A federal judge rejected a request by prosecutors to send former District of Columbia Mayor Marion Barry to jail for violating his probation in a criminal tax case.
U.S. Magistrate Judge Deborah A. Robinson said Monday that it was up to the federal probation office — not prosecutors — to make the request.
The probation office declined to comment on the case Tuesday. The U.S. attorney's office, which could appeal Robinson's decision, also declined comment.
Barry, 71 and now on the District of Columbia Council, pleaded guilty in 2005 to misdemeanor charges for failing to file tax returns from 1999 to 2004. As part of his plea bargain, he agreed to file future federal and local tax returns annually.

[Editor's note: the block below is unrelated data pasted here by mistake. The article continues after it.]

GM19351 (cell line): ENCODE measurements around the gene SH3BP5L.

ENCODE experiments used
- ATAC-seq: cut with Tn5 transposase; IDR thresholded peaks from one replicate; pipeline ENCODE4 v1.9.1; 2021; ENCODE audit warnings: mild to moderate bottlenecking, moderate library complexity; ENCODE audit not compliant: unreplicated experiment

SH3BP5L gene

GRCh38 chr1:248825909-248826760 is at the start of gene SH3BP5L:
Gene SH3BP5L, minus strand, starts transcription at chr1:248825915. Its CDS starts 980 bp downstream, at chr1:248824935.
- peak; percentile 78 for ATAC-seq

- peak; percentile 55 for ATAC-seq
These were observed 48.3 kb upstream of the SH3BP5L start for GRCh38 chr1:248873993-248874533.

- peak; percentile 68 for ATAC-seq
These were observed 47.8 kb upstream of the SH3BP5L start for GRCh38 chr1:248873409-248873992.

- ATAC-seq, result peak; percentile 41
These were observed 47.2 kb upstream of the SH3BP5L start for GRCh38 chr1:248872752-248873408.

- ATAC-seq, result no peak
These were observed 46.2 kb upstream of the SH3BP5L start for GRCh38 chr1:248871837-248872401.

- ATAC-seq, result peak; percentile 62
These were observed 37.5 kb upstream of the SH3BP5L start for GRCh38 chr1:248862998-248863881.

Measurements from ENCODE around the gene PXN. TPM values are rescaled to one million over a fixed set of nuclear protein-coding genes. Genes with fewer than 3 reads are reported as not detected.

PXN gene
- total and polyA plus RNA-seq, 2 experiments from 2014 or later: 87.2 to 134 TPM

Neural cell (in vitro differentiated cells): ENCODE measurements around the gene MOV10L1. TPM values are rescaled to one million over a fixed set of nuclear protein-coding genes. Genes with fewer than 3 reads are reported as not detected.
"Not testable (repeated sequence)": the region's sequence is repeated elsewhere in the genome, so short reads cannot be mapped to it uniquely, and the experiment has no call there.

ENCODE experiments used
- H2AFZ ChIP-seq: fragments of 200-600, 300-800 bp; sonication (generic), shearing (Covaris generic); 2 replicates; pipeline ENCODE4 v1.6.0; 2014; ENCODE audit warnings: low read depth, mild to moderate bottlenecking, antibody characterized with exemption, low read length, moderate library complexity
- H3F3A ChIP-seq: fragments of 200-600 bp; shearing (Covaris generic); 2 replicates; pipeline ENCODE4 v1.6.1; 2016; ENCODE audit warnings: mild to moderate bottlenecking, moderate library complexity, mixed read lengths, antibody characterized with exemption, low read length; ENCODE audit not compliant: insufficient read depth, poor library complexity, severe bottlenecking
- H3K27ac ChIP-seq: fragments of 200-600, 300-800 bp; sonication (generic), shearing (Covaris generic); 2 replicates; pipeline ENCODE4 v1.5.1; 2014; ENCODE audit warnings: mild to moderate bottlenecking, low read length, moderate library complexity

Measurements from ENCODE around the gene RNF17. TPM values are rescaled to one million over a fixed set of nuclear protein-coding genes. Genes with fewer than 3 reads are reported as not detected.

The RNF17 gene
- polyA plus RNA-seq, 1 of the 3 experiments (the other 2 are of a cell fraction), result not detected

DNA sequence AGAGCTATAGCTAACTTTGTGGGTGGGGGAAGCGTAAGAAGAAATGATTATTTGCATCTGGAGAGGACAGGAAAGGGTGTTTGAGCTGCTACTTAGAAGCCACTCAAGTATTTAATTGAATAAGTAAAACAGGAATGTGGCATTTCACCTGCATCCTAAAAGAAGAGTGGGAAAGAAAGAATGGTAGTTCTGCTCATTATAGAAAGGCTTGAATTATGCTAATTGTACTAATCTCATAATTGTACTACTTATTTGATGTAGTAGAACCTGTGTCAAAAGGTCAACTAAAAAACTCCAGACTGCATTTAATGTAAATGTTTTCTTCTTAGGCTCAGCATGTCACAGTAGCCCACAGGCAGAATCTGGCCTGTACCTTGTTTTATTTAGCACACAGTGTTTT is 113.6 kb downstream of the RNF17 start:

Prosecutors now charge that Barry missed deadlines for filing federal and D.C. tax returns for 2005. They argued in court filings that Barry "has not acted like a person who has been given the opportunity of probation and should not be treated like one."
Barry, who filed the 2005 returns last month after prosecutors went to court, told The Washington Post he was "delighted" with Monday's ruling. He said the handling of his case by the U.S. attorney's office was "embarrassing and humiliating."
"Thousands of Americans have tax problems with the IRS, and they're not treated this way," Barry said. "It's a double standard, and the U.S. attorney ought to stop it."
Barry served four terms as mayor. In his third term, he was videotaped in 1990 in a hotel room smoking crack cocaine in an FBI sting. He served a six-month prison sentence and in 1994 regained the mayor's office for another four-year term. The misdemeanor charges did required Barry to give up his seat on the city council.